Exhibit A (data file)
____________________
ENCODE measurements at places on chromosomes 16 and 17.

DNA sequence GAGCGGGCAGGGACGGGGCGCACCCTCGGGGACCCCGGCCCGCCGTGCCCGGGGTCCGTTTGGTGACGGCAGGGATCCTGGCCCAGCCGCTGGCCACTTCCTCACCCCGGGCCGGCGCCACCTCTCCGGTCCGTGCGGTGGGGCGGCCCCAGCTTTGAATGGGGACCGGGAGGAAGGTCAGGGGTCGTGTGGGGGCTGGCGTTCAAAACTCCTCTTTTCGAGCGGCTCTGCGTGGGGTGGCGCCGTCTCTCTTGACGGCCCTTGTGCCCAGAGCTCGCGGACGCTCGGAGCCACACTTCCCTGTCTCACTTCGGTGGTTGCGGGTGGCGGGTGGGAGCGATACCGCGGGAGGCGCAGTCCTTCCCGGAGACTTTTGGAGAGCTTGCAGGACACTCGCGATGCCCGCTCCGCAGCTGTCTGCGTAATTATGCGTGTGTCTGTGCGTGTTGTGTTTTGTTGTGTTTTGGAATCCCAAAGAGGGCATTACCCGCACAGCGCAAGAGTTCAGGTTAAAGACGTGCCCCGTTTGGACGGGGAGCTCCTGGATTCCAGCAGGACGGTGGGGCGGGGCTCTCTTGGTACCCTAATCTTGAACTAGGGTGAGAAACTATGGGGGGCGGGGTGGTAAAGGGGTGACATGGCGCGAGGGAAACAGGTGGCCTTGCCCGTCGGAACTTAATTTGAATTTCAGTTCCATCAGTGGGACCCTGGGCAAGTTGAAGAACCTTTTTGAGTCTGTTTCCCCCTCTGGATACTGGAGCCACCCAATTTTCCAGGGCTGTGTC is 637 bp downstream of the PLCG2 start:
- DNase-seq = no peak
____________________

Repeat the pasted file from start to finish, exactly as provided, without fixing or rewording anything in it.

ENCODE measurements at places on chromosomes 16 and 17.

DNA sequence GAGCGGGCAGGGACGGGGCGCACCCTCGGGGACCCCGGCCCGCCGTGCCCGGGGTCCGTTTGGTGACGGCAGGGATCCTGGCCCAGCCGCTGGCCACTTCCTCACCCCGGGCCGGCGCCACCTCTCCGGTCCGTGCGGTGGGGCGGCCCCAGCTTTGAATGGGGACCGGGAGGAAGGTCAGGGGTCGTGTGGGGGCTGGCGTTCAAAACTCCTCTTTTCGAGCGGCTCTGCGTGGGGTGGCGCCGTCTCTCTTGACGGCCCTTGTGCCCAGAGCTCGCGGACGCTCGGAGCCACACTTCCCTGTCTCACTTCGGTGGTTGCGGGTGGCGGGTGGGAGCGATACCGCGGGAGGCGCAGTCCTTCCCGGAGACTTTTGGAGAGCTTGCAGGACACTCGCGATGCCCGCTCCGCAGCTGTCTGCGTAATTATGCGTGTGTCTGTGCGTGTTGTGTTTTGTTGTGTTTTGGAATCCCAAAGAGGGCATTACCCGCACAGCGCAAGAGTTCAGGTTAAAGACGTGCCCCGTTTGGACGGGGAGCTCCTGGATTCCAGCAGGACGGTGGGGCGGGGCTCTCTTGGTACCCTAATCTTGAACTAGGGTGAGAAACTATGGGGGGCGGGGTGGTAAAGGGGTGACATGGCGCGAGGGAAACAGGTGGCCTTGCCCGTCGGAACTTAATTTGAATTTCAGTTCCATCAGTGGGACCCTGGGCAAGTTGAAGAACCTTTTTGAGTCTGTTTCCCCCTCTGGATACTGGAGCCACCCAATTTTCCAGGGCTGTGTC is 637 bp downstream of the PLCG2 start:
- DNase-seq = no peak